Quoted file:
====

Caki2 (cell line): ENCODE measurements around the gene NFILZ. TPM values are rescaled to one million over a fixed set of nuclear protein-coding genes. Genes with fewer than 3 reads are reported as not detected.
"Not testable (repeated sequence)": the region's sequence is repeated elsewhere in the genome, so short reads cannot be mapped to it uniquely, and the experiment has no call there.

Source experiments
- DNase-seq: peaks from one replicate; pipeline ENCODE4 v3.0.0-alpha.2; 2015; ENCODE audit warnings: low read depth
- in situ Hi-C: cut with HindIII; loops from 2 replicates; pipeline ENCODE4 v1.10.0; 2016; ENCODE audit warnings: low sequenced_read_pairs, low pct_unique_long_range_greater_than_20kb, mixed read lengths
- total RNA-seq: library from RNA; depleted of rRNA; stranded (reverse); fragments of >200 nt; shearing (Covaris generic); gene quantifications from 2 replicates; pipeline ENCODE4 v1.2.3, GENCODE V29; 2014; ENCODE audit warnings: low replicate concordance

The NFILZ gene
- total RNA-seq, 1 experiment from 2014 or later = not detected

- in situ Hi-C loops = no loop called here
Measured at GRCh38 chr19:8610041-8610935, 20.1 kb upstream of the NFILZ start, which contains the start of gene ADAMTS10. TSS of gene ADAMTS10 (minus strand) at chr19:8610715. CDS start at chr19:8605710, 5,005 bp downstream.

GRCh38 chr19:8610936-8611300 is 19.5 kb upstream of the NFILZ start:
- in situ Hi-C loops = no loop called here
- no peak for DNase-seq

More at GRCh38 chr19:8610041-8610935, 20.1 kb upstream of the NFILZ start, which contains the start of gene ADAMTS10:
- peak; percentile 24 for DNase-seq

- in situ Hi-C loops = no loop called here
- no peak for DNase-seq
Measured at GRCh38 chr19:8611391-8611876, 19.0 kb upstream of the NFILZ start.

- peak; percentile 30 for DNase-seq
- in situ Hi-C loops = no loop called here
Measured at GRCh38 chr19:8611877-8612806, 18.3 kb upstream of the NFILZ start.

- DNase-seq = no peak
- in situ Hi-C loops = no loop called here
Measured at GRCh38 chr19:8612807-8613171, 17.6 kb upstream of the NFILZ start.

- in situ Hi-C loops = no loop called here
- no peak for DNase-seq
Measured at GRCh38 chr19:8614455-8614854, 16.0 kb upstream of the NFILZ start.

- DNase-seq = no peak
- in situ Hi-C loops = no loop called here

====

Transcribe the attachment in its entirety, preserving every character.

Caki2 (cell line): ENCODE measurements around the gene NFILZ. TPM values are rescaled to one million over a fixed set of nuclear protein-coding genes. Genes with fewer than 3 reads are reported as not detected.
"Not testable (repeated sequence)": the region's sequence is repeated elsewhere in the genome, so short reads cannot be mapped to it uniquely, and the experiment has no call there.

Source experiments
- DNase-seq: peaks from one replicate; pipeline ENCODE4 v3.0.0-alpha.2; 2015; ENCODE audit warnings: low read depth
- in situ Hi-C: cut with HindIII; loops from 2 replicates; pipeline ENCODE4 v1.10.0; 2016; ENCODE audit warnings: low sequenced_read_pairs, low pct_unique_long_range_greater_than_20kb, mixed read lengths
- total RNA-seq: library from RNA; depleted of rRNA; stranded (reverse); fragments of >200 nt; shearing (Covaris generic); gene quantifications from 2 replicates; pipeline ENCODE4 v1.2.3, GENCODE V29; 2014; ENCODE audit warnings: low replicate concordance

The NFILZ gene
- total RNA-seq, 1 experiment from 2014 or later = not detected

- in situ Hi-C loops = no loop called here
Measured at GRCh38 chr19:8610041-8610935, 20.1 kb upstream of the NFILZ start, which contains the start of gene ADAMTS10. TSS of gene ADAMTS10 (minus strand) at chr19:8610715. CDS start at chr19:8605710, 5,005 bp downstream.

GRCh38 chr19:8610936-8611300 is 19.5 kb upstream of the NFILZ start:
- in situ Hi-C loops = no loop called here
- no peak for DNase-seq

More at GRCh38 chr19:8610041-8610935, 20.1 kb upstream of the NFILZ start, which contains the start of gene ADAMTS10:
- peak; percentile 24 for DNase-seq

- in situ Hi-C loops = no loop called here
- no peak for DNase-seq
Measured at GRCh38 chr19:8611391-8611876, 19.0 kb upstream of the NFILZ start.

- peak; percentile 30 for DNase-seq
- in situ Hi-C loops = no loop called here
Measured at GRCh38 chr19:8611877-8612806, 18.3 kb upstream of the NFILZ start.

- DNase-seq = no peak
- in situ Hi-C loops = no loop called here
Measured at GRCh38 chr19:8612807-8613171, 17.6 kb upstream of the NFILZ start.

- in situ Hi-C loops = no loop called here
- no peak for DNase-seq
Measured at GRCh38 chr19:8614455-8614854, 16.0 kb upstream of the NFILZ start.

- DNase-seq = no peak
- in situ Hi-C loops = no loop called here